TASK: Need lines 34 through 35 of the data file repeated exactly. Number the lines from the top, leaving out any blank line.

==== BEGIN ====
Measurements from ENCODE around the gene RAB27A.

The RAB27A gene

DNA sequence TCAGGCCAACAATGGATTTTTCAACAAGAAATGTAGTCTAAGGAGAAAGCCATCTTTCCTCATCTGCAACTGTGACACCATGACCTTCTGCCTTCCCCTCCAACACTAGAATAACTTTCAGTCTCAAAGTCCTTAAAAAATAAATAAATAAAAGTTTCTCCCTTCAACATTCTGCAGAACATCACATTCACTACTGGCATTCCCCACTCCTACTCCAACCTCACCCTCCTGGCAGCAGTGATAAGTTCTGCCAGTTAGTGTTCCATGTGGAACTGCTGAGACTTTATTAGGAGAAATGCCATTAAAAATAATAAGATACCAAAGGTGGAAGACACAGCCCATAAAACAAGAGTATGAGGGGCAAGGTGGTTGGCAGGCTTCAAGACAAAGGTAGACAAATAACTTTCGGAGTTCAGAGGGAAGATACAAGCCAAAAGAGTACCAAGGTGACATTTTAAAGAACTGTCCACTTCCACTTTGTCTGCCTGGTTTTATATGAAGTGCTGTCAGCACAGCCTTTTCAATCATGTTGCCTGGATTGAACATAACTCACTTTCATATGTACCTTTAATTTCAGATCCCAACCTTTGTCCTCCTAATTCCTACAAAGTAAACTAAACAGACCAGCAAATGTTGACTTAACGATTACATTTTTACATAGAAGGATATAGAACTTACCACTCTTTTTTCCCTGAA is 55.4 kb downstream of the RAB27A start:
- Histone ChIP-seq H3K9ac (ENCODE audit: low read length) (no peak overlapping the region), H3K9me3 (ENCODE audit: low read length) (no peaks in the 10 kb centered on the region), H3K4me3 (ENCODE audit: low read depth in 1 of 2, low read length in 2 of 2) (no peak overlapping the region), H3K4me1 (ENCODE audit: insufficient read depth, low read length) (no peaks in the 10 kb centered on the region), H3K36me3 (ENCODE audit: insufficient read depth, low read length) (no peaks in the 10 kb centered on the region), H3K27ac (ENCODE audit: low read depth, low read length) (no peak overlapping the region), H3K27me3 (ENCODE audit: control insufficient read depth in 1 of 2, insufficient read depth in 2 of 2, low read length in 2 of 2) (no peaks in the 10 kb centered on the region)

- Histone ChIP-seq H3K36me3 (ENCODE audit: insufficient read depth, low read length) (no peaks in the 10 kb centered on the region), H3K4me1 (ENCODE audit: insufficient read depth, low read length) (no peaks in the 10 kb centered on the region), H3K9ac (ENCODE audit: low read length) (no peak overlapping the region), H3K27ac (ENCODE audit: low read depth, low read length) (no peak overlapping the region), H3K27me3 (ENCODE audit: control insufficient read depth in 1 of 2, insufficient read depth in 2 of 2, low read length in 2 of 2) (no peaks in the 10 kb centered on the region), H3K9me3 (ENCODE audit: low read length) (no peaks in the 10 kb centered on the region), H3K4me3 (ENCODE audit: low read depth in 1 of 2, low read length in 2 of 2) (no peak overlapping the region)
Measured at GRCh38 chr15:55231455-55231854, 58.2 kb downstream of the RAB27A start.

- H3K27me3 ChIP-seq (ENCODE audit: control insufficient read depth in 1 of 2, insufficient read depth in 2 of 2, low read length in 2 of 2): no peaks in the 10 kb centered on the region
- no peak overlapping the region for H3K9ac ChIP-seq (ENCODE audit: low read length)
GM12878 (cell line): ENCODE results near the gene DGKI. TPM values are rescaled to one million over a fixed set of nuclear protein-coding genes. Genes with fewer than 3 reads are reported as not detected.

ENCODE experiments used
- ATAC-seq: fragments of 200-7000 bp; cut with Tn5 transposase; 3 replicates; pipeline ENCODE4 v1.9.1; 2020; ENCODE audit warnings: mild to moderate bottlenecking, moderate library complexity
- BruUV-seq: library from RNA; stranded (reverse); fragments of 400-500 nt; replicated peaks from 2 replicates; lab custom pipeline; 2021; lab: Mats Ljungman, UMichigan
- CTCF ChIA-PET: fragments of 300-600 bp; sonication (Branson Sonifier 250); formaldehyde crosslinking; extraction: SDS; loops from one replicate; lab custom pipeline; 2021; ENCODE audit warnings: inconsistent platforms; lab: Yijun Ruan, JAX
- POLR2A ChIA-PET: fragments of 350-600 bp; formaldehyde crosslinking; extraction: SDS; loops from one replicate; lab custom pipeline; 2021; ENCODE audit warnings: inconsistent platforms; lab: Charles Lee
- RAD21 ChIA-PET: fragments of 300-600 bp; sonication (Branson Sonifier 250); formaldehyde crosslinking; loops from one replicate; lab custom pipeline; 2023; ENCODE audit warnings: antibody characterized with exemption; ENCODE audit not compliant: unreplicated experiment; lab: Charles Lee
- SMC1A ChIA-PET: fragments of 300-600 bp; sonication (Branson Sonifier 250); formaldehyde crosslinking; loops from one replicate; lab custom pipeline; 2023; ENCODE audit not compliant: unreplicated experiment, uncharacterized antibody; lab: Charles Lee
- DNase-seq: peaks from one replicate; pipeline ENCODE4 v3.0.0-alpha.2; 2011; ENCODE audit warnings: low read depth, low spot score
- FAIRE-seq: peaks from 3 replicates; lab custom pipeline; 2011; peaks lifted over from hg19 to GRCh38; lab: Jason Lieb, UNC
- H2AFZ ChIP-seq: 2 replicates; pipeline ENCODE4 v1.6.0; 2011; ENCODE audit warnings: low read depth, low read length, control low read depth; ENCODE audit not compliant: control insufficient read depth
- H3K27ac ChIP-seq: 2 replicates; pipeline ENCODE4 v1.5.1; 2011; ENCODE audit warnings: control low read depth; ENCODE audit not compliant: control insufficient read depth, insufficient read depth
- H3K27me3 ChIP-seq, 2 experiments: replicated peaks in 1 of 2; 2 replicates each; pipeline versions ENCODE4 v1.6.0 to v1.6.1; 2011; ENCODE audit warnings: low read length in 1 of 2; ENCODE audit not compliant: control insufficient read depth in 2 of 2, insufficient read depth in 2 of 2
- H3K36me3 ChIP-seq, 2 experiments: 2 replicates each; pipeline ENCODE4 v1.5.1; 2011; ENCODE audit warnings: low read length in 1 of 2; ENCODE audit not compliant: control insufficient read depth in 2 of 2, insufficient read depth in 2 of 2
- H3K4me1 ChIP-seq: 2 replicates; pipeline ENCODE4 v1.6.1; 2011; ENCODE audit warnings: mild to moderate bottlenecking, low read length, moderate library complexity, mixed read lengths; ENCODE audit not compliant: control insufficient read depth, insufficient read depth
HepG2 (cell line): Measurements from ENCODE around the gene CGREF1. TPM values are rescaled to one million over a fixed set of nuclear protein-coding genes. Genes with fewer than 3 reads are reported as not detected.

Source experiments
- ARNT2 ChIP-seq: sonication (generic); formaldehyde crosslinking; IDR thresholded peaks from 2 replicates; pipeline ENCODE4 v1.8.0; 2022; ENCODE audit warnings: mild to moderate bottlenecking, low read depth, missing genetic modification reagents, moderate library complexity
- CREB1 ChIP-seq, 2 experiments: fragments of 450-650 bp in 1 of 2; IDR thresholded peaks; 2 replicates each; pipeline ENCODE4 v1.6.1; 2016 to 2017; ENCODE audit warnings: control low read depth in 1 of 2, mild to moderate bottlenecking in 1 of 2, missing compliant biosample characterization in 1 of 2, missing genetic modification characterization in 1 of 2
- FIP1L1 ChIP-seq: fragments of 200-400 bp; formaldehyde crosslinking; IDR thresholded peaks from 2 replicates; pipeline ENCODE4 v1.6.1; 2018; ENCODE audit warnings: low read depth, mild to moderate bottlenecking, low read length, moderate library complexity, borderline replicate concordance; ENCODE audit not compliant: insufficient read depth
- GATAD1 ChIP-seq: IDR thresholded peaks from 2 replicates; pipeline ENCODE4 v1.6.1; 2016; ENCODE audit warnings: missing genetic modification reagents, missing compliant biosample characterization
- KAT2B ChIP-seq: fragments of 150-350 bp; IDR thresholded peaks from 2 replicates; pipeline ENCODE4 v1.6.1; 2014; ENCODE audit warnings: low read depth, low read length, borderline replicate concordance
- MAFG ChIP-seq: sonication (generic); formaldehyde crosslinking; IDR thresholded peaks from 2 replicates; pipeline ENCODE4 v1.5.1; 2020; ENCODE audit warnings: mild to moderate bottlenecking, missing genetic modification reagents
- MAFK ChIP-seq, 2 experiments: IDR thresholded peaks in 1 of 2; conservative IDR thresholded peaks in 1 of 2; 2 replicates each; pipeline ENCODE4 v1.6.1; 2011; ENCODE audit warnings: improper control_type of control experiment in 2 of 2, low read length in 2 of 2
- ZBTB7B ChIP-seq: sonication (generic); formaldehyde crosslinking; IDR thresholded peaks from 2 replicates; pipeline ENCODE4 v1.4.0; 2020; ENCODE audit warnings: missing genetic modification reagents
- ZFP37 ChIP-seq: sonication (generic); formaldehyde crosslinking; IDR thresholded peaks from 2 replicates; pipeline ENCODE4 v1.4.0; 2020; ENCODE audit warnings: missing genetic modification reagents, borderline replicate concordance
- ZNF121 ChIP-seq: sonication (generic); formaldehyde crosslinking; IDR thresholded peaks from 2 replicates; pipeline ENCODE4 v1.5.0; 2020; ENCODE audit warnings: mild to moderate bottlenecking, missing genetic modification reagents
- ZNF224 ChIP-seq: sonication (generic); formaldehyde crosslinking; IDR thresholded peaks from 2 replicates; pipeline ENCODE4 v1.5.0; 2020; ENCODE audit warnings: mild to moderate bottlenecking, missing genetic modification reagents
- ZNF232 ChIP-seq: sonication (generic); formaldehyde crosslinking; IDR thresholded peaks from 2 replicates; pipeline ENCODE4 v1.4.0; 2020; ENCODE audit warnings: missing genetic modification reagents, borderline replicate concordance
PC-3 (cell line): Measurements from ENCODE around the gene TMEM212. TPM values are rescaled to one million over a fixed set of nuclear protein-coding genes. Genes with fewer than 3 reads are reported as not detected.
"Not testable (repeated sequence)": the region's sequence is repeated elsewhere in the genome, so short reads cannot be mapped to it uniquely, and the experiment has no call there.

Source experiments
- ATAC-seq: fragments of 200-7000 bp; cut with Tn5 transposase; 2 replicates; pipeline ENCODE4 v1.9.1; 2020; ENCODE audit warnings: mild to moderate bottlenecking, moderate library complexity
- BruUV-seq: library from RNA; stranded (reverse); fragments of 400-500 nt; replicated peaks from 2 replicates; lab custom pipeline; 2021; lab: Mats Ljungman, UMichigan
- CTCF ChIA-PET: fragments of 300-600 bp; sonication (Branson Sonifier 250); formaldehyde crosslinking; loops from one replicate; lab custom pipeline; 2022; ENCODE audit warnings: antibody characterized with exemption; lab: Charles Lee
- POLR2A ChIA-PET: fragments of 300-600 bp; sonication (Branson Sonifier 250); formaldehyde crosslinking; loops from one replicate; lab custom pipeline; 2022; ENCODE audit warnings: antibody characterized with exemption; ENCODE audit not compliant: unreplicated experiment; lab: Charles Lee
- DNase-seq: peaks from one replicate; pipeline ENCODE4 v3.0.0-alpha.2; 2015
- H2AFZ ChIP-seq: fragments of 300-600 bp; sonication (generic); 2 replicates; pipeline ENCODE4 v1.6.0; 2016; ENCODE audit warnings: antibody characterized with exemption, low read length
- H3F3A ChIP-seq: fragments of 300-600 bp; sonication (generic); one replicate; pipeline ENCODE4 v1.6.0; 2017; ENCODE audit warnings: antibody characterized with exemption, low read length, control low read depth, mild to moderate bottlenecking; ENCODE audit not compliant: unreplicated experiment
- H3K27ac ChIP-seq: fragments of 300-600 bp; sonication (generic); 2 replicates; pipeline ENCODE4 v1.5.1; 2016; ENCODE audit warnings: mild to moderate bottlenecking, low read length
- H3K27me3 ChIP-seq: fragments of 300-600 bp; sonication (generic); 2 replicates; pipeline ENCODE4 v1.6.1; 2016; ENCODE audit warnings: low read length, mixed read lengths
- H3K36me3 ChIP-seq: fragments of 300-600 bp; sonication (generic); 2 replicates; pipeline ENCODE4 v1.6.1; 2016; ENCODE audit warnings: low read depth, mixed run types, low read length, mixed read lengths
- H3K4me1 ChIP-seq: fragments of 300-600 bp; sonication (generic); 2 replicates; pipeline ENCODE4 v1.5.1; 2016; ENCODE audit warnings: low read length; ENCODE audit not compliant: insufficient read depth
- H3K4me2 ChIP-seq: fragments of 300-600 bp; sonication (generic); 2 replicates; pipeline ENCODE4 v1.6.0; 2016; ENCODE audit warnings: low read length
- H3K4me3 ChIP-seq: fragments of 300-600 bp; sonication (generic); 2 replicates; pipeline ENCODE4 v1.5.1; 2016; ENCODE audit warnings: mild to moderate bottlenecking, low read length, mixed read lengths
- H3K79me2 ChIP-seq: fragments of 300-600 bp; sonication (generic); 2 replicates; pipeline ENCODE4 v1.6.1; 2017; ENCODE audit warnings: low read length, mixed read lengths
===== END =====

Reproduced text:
- ZFP37 ChIP-seq: sonication (generic); formaldehyde crosslinking; IDR thresholded peaks from 2 replicates; pipeline ENCODE4 v1.4.0; 2020; ENCODE audit warnings: missing genetic modification reagents, borderline replicate concordance
- ZNF121 ChIP-seq: sonication (generic); formaldehyde crosslinking; IDR thresholded peaks from 2 replicates; pipeline ENCODE4 v1.5.0; 2020; ENCODE audit warnings: mild to moderate bottlenecking, missing genetic modification reagents